postsynaptic markers in the stratum oriens and stratum radiatum of the CA1
region, location of the spine synapses (Brake et al., 2001). The magnitude of the
increases corresponded very well to the magnitude of the changes in spine
density seen with the Golgi method (Woolley et al., 1997; McEwen et al.,
1999a). These effects were blocked by CI-628, which had no agonist effects by
itself, and this nding agreed with the Golgi results (McEwen et al., 1999a). One
unique nding with radioimmunocytochemistry is the estrogen-induced increase
in spinophilin immunoreactivity in the hilus of the dentate gyrus and in the
stratum lucidum of CA3, neither of which is accompanied by increases in the
presynaptic markers, synaptophysin, and syntaxin (Brake et al., 2001). This
suggests that there may be a process of synapse maturation taking place that
reects expression of spinophilin in the absence of any estrogen-induced changes
in presynaptic proteins. Further studies are needed to conrm this interpretation.
D. CELL NUCLEAR ESTROGEN RECEPTORS IN THE HIPPOCAMPUS
Adult CA1 pyramidal cells of the dorsal hippocampus do not express
detectable cell nuclear ER by tritium autoradiography and light microscopic
370 BRUCE MCEWEN
FIG. 5. Radioimmunocytochemistry for two presynaptic (synaptophysin and syntaxin) and one
spine-specic (spinophilin) marker reveals the same magnitude of up-regulation by estrogen treat-
ment as has been shown by morphological techniques for dendritic spines on CA1 neurons of the
female rat hippocampus. A
35
S-labeled secondary antibody was used for quantitative autoradiography
of the distribution and intensity of labeling of synaptic proteins by specic primary antibodies.
Treatment with the nonsteroidal estrogen antagonist, CI 628, blocks the estrogen effect and does not
produce an agonist-like effect of its own. These ndings are very similar to a study using the Golgi
method to reveal dendritic spines (McEwen et al., 1999a). [Reprinted with permission from Brake
WG, Alves SE, Dunlop JC, Lee SJ, Bulloch K, Allen PB, Greengard P, McEwen BS 2001 Novel
target sites for estrogen action in the dorsal hippocampus: an examination of synaptic proteins.
Endocrinology 142:12841289. Copyright The Endocrine Society.]
371ESTROGEN ACTIONS THROUGHOUT THE BRAIN
immunocytochemistry (Weiland et al., 1997), whereas they express low levels of
ER
and ER
mRNA by in situ hybridization (Shughrue and Merchenthaler,
2000; McEwen et al., 2001). Instead, immunocytochemistry for ER
showed cell
nuclear ER in sparsely distributed interneurons in the CA1 region as well as other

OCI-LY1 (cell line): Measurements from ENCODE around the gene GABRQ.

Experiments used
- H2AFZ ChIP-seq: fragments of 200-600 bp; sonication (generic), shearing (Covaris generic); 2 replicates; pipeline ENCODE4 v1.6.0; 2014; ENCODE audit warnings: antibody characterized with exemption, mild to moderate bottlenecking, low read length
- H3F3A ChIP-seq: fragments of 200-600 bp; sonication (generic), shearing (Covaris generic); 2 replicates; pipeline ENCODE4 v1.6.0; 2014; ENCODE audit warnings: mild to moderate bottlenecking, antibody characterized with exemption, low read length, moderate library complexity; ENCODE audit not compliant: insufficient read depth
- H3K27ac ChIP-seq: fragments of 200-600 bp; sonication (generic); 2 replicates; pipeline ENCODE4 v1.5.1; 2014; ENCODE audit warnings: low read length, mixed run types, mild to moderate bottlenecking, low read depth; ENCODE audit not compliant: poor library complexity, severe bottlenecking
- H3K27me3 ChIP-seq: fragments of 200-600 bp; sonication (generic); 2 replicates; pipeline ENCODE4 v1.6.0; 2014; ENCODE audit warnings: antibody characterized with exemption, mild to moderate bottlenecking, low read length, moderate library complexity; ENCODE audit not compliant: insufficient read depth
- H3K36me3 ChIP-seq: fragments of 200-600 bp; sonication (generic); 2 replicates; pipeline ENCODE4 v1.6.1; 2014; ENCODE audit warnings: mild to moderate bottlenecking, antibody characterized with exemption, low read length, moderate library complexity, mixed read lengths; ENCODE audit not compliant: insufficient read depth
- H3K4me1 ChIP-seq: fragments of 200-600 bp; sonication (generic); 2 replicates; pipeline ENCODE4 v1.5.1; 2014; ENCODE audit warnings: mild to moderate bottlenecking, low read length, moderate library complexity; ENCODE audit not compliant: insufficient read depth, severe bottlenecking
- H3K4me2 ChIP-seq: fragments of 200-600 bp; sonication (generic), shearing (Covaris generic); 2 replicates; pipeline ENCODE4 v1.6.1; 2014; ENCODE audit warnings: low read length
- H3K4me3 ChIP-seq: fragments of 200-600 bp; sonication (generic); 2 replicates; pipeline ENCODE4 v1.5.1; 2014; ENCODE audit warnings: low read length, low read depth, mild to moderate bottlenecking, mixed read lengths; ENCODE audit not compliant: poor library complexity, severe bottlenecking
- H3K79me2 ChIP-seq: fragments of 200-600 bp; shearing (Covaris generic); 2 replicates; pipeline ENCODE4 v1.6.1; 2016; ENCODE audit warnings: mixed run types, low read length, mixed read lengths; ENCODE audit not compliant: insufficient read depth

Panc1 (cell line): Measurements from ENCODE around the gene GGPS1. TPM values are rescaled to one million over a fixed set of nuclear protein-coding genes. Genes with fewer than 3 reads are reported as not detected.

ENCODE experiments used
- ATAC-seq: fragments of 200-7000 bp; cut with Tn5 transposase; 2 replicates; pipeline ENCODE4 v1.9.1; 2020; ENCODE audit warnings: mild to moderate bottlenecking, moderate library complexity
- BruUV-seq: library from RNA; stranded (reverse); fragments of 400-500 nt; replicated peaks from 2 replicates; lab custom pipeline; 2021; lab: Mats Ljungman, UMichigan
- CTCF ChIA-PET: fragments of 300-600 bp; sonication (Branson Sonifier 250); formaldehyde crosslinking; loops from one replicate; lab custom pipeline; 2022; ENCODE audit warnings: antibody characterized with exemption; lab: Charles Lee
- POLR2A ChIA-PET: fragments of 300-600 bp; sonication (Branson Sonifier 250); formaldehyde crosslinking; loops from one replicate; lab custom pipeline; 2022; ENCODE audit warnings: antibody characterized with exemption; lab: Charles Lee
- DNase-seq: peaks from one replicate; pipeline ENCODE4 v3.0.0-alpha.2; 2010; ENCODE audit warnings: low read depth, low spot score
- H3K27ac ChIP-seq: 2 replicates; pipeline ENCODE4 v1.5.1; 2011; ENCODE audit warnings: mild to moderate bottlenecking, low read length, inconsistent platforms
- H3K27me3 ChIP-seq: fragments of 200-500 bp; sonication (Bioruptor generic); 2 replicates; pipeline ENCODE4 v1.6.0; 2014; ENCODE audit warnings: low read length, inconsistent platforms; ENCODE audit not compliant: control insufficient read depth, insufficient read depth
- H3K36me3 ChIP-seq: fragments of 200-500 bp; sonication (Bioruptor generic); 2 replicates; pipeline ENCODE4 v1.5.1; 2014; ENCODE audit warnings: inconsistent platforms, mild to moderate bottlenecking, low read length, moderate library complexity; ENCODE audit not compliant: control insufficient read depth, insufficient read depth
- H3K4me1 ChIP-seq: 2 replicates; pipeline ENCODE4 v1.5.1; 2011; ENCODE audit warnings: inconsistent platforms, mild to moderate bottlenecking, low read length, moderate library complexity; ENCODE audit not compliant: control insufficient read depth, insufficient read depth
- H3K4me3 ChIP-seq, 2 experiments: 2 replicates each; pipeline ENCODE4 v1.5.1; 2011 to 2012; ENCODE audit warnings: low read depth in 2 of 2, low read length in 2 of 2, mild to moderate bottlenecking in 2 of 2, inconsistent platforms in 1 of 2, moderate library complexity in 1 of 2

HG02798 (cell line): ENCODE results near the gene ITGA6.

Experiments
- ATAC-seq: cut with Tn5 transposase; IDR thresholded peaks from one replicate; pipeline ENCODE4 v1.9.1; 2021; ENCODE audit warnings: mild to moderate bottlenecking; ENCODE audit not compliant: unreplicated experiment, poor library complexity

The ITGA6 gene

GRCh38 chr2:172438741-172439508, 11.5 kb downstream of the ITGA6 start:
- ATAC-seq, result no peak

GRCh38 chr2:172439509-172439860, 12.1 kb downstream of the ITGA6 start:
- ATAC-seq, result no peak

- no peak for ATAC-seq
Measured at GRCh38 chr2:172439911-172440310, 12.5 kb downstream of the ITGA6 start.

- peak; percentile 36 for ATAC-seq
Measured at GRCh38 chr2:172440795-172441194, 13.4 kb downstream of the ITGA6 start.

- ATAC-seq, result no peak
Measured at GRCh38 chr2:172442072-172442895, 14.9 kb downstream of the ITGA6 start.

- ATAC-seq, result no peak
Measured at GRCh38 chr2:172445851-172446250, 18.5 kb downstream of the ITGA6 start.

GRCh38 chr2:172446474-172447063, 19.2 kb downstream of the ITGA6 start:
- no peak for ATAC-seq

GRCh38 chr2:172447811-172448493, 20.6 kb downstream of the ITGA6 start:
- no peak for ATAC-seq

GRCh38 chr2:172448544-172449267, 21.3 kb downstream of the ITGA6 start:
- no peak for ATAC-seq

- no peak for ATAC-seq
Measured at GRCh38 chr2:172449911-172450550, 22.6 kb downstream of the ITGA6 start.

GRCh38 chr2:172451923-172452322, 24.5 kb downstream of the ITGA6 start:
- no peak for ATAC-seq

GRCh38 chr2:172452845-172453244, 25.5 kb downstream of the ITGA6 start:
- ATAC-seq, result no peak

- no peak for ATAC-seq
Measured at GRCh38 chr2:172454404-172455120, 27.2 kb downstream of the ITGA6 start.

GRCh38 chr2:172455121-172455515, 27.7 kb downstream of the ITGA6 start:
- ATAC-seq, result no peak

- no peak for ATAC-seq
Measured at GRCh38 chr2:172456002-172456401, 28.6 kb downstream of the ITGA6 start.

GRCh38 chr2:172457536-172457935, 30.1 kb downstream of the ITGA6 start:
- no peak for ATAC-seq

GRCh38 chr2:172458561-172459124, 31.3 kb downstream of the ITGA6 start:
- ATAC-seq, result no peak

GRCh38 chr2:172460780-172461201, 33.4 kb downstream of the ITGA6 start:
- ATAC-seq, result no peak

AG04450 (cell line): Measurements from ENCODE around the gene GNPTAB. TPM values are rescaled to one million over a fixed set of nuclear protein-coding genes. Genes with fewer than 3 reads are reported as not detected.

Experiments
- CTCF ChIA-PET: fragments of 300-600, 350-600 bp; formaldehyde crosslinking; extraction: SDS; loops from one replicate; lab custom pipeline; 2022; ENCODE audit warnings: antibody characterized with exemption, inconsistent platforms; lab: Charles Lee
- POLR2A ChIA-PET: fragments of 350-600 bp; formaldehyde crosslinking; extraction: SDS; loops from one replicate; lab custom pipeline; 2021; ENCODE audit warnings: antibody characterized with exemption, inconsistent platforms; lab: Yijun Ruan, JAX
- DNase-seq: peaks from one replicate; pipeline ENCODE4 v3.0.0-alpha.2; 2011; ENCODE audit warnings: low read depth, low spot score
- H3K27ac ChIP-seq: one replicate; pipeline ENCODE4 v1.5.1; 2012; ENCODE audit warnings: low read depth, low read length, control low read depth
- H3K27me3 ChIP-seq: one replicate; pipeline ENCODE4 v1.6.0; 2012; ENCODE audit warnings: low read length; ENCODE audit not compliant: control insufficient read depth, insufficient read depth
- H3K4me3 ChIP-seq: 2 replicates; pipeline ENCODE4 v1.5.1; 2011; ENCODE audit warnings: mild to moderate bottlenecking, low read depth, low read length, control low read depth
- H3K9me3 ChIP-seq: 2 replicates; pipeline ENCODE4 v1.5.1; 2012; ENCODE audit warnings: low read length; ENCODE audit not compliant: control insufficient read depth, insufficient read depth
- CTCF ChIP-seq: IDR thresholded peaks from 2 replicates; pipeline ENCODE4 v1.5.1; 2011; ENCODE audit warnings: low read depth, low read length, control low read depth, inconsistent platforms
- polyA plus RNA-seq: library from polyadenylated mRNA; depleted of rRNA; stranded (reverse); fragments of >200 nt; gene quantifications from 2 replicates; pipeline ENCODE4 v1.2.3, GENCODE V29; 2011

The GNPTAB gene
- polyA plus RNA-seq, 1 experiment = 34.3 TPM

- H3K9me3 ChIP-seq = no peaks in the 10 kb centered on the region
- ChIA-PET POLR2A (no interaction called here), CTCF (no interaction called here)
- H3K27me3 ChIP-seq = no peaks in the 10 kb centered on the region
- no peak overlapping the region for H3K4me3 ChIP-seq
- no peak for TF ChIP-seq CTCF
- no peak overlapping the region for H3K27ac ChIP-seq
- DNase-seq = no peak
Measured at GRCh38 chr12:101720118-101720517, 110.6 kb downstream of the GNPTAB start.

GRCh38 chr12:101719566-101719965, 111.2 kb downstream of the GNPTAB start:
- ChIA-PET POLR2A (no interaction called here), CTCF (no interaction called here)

regions of Ammons horn and dentate gyrus, with greater density in the ventral
than dorsal hippocampus (McEwen and Alves, 1999). As far as ER
immuno-
reactivity, an antibody generated at the C-terminal end of the receptor revealed
only weak labeling of cell nuclei, particularly in the ventral hippocampus, and
some staining of dendrites of pyramidal cells (Shughrue and Merchenthaler,
2001).
Autoradiography with
125
I estrogen to label ER with a higher-specic
radioactivity showed binding sites not previously detected in hippocampus using
3
H estradiol (Shughrue and Merchenthaler, 2000). Besides the interneurons
previously seen to contain ER
by other methods, labeling with
125
I estrogen was
found in CA1CA3 pyramidal cell nuclei in ventral hippocampus. A similar
dorsal-to-ventral gradient was seen for ER
and ER
mRNA and
125
I estrogen
binding. The ER
signal appeared to be stronger than that for ER
(Shughrue
and Merchenthaler, 2000). Thus, the greater sensitivity of
125
I estrogen labeling
of ER reveals sites that may indicate locations of estrogen actions in hippocampal
pyramidal cells, particularly in the ventral hippocampus. A recent developmental
study of ER
in the rat hippocampus is consistent with this and suggests that,
early in development, more pyramidal cells may have nuclear ER
than in the
adult (Solum and Handa, 2001). Recent data with radioimmunocytochemistry
have shown much stronger estrogen effects on synapse and spine protein levels
in ventral, compared to dorsal hippocampus (Bulloch et al., 2000).
E. CELL-CULTURE MODEL OF SYNAPSE FORMATION
It has been possible to study estrogen-induced synapse formation in cell
cultures of hippocampal neurons. In this model, estrogen induces spines on